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Prostanoid is the term used to describe a subclass of eicosanoids consisting of: the prostaglandins (mediators of inflammatory and anaphylactic reactions), the thromboxanes (mediators of vasoconstriction) and the prostacyclins (active in the resolution phase of inflammation.)

See also main articles at Prostaglandin, Prostacyclin and Thromboxane


File:Prostanoid synthesis.svg Cyclooxygenase (COX) catalyzes the conversion of the free essential fatty acids to prostanoids by a two-step process. In the first step, two molecules of O2 are added as two peroxide linkages and a 5-member carbon ring is forged near the middle of the fatty acid chain. This forms the short-lived, unstable intermediate Prostaglandin G (PGG). One of the peroxide linkages sheds a single oxygen, forming PGH. (See diagrams and more detail at Cyclooxygenase). All other prostanoids originate from PGH, (as PGH1, PGH2, or PGH3).

Figure 1 shows how PGH2 (derived from Arachidonic acid) is converted:

The three classes of prostanoids have distinctive rings in the center of the molecule. They differ in their structures. The PGH compounds (parents to all the rest) have a 5-carbon ring, bridged by two oxygens (a peroxide.) The derived prostaglandins contain a single, unsaturated 5-carbon ring. In prostacyclins, this ring is conjoined to another oxygen-containing ring. In thromboxanes the ring becomes a 6-member ring with one oxygen.

Production of PGE2 in bacterial and viral infections appears to be stimulated by certain cytokines, e.g., interleukin-1.[1]

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| group5 = Clinical Trials Involving Prostanoid | list5 = Ongoing Trials on Prostanoid at Clinical Trials.govTrial results on ProstanoidClinical Trials on Prostanoid at Google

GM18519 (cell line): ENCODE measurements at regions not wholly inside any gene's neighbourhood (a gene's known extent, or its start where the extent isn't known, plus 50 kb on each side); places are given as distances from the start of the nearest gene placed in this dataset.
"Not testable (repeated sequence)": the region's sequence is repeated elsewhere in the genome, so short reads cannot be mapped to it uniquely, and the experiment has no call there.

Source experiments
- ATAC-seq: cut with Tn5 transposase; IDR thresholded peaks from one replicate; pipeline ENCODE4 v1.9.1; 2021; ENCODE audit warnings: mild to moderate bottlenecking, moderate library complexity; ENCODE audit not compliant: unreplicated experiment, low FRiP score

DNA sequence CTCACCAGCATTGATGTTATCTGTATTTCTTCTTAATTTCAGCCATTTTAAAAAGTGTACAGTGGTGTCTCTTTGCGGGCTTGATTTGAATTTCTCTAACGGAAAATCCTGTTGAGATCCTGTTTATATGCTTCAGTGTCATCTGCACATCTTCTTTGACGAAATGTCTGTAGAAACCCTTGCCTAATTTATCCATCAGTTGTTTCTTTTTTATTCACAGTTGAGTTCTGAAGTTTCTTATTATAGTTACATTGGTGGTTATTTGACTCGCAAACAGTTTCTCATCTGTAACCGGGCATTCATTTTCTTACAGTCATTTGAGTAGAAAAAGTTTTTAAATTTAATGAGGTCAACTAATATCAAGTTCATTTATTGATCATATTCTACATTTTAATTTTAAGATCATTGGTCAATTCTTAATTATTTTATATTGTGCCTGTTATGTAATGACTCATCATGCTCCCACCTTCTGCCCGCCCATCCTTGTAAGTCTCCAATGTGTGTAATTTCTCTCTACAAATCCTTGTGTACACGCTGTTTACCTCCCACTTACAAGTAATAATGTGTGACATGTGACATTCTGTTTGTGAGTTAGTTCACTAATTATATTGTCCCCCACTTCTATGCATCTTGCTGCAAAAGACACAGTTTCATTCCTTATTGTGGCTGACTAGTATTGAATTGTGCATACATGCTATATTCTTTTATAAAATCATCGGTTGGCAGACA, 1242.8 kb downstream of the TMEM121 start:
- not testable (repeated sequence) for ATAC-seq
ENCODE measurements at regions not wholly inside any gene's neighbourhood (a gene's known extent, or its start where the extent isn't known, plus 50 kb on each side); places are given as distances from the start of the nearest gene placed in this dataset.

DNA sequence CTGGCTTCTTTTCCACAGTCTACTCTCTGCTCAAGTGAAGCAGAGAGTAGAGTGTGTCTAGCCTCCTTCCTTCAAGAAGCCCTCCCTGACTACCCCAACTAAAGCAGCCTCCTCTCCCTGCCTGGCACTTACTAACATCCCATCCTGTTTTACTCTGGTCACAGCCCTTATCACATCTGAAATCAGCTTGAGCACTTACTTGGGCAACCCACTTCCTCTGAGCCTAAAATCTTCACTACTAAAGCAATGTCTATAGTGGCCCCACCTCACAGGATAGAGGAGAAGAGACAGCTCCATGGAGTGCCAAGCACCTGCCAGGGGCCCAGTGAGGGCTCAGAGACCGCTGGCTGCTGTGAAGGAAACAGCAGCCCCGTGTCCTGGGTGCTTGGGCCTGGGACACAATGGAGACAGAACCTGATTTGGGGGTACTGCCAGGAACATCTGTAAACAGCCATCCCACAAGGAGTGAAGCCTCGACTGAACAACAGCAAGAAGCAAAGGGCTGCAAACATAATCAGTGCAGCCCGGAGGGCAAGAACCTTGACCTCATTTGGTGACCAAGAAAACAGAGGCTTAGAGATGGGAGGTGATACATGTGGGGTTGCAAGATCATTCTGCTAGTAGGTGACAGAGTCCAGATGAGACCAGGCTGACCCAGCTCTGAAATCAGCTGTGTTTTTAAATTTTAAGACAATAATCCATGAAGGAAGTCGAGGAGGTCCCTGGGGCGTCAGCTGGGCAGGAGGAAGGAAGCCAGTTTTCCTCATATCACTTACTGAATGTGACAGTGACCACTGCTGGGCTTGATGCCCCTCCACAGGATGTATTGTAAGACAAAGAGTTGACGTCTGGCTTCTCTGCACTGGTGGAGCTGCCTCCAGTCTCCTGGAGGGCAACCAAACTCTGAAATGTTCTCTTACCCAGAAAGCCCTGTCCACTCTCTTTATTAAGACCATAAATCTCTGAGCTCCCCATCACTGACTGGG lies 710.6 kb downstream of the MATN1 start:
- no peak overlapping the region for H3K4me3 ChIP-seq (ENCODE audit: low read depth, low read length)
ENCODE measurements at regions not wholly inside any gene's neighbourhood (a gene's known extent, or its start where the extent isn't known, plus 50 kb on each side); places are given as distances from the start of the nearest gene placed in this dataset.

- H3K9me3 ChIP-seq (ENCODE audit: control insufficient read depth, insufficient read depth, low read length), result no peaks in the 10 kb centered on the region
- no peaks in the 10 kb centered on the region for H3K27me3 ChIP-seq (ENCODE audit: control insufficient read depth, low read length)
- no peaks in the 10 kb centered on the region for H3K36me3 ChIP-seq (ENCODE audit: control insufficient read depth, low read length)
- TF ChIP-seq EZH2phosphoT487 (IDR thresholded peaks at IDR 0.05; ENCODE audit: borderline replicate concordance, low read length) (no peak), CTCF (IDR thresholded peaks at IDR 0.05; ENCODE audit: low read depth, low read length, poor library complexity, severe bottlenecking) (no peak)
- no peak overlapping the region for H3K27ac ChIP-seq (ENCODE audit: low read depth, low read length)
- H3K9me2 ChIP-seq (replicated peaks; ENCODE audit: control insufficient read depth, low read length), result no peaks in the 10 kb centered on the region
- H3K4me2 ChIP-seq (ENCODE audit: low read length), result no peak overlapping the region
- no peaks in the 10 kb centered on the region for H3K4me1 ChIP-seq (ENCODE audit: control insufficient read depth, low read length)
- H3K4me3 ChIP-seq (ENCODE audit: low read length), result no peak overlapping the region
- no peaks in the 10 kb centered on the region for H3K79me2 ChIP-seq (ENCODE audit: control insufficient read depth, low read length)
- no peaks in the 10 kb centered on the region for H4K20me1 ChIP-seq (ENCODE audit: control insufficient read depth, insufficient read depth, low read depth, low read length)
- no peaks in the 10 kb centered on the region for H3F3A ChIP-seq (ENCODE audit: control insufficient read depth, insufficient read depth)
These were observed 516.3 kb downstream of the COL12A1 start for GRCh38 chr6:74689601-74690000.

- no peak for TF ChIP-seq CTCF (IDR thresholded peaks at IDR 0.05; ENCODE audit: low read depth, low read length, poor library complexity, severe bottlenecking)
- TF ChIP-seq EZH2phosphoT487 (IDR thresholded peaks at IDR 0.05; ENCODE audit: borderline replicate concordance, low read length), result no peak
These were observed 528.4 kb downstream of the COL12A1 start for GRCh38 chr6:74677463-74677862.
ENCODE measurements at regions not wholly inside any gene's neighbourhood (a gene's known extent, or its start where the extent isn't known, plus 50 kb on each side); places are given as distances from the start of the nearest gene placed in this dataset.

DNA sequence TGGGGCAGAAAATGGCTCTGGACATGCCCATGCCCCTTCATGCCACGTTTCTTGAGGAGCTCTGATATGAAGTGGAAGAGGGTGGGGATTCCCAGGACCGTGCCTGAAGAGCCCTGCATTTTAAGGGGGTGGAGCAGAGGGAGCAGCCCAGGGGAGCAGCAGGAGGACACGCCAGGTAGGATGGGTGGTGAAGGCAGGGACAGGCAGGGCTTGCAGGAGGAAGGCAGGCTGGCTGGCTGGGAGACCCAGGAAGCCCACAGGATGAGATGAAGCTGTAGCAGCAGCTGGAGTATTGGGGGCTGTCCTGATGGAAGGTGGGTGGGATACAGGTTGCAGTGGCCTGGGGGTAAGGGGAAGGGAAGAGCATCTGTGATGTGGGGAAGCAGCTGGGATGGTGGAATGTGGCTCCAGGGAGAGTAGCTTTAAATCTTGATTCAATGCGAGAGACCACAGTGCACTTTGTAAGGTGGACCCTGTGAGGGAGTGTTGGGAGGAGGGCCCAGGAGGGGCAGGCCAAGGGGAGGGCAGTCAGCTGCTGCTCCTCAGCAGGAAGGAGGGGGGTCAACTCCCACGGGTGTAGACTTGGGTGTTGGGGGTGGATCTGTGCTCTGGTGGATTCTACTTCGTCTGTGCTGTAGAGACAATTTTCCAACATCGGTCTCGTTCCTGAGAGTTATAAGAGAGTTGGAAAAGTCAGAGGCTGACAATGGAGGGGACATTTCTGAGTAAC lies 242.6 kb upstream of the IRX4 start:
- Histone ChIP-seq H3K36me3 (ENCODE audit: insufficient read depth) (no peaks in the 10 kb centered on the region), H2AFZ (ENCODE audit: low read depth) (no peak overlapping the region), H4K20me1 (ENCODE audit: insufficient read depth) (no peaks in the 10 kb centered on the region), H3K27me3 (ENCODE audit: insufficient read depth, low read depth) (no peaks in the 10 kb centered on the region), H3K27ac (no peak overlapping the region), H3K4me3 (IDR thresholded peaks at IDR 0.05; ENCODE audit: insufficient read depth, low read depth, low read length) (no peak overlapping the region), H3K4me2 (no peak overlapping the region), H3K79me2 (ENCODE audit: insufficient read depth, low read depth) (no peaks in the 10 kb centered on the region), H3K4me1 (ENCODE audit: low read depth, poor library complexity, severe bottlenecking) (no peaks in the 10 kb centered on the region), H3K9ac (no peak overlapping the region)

| group6 = Guidelines / Policies / Government Resources (FDA/CDC) Regarding Prostanoid | list6 = US National Guidelines Clearinghouse on ProstanoidNICE Guidance on ProstanoidNHS PRODIGY GuidanceFDA on ProstanoidCDC on Prostanoid

| group7 = Textbook Information on Prostanoid | list7 = Books and Textbook Information on Prostanoid

| group8 = Pharmacology Resources on Prostanoid | list8 = AND (Dose)}} Dosing of ProstanoidAND (drug interactions)}} Drug interactions with ProstanoidAND (side effects)}} Side effects of ProstanoidAND (Allergy)}} Allergic reactions to ProstanoidAND (overdose)}} Overdose information on ProstanoidAND (carcinogenicity)}} Carcinogenicity information on ProstanoidAND (pregnancy)}} Prostanoid in pregnancyAND (pharmacokinetics)}} Pharmacokinetics of Prostanoid

| group9 = Genetics, Pharmacogenomics, and Proteinomics of Prostanoid | list9 = AND (pharmacogenomics)}} Genetics of ProstanoidAND (pharmacogenomics)}} Pharmacogenomics of ProstanoidAND (proteomics)}} Proteomics of Prostanoid

| group10 = Newstories on Prostanoid | list10 = Prostanoid in the newsBe alerted to news on ProstanoidNews trends on Prostanoid

| group11 = Commentary on Prostanoid | list11 = Blogs on Prostanoid

| group12 = Patient Resources on Prostanoid | list12 = Patient resources on ProstanoidDiscussion groups on ProstanoidPatient Handouts on ProstanoidDirections to Hospitals Treating ProstanoidRisk calculators and risk factors for Prostanoid

| group13 = Healthcare Provider Resources on Prostanoid | list13 = Symptoms of ProstanoidCauses & Risk Factors for ProstanoidDiagnostic studies for ProstanoidTreatment of Prostanoid

| group14 = Continuing Medical Education (CME) Programs on Prostanoid | list14 = CME Programs on Prostanoid

| group15 = International Resources on Prostanoid | list15 = Prostanoid en EspanolProstanoid en Francais

| group16 = Business Resources on Prostanoid | list16 = Prostanoid in the MarketplacePatents on Prostanoid

| group17 = Informatics Resources on Prostanoid | list17 = List of terms related to Prostanoid